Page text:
- Doctoral Candidate
- University of Illinois at Chicago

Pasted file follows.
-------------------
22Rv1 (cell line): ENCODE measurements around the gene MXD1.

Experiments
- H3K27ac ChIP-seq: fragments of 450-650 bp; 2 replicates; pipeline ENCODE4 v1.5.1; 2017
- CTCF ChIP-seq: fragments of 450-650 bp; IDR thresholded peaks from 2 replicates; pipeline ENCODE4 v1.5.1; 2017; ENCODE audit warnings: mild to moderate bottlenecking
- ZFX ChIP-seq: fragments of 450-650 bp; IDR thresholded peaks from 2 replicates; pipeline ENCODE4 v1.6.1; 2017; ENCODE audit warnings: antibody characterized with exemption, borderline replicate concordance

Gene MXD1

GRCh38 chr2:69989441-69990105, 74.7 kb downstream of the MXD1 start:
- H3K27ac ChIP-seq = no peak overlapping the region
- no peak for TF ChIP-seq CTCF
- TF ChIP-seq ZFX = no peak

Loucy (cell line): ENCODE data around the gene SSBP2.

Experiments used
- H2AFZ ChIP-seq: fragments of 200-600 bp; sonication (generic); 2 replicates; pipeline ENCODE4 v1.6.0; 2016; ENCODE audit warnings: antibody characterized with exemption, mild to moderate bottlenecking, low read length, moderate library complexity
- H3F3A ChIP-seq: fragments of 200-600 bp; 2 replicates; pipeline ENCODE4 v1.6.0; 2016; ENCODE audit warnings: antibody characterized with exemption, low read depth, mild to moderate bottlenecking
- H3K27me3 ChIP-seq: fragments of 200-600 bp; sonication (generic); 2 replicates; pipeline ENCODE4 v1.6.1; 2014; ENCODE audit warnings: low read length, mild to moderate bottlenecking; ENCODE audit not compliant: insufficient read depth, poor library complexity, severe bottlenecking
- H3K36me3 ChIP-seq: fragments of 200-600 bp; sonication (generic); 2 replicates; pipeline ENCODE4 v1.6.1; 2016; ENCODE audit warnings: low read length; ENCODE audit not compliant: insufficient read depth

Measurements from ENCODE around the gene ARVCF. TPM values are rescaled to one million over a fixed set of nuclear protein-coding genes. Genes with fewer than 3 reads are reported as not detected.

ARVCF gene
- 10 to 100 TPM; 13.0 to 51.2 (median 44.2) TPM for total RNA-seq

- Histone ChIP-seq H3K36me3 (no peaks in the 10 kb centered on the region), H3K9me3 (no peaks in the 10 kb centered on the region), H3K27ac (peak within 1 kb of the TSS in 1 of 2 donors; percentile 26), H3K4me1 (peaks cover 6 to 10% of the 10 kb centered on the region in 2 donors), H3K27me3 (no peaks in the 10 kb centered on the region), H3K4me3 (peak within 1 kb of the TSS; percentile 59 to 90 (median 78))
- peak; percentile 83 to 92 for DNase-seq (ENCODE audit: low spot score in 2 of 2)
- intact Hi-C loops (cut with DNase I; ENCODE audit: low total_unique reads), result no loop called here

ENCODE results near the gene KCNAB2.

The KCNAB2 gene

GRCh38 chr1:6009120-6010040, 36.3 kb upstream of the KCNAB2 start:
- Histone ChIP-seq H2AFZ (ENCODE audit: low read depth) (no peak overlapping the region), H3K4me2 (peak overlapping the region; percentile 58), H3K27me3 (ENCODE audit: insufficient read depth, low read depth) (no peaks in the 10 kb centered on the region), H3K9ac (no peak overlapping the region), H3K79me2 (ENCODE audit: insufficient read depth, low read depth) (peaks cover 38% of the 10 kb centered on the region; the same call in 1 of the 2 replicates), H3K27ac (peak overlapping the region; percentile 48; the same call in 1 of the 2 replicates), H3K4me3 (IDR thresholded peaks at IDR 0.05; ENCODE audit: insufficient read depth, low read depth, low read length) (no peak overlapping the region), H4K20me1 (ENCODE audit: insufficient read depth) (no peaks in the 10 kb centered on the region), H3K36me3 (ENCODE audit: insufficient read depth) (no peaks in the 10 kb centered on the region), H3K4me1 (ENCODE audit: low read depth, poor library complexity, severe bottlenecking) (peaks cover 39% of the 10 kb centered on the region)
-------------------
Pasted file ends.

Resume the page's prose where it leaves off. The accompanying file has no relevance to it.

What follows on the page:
This project examines the underpinnings of political centralization and complexity in the Bac Bo region of Metal Age Vietnam. It evaluates the relationship between warfare and the emergence of complex polities defined anthropologically as chiefdoms and states. Data is being collected to identify the embryonic conditions present when small-scale, acephalous, and egalitarian communities became subsumed within more complex polities. In collaboration with Vietnamese archaeologists, survey and excavation are being conducted at the site of Co Loa, a fortified, proto-urban citadel in the Red River Valley near Hanoi. In reconstructing the chronological history for Co Loa’s fortifications, the project determines if indigenous political centralization preceded the region’s colonization by the Chinese Imperial Han at 111 BC. The project has broad implications for both state formation theory and debates surrounding the origins of Vietnamese civilization. This project is also building a foundation for future collaborations between Vietnamese and American researchers.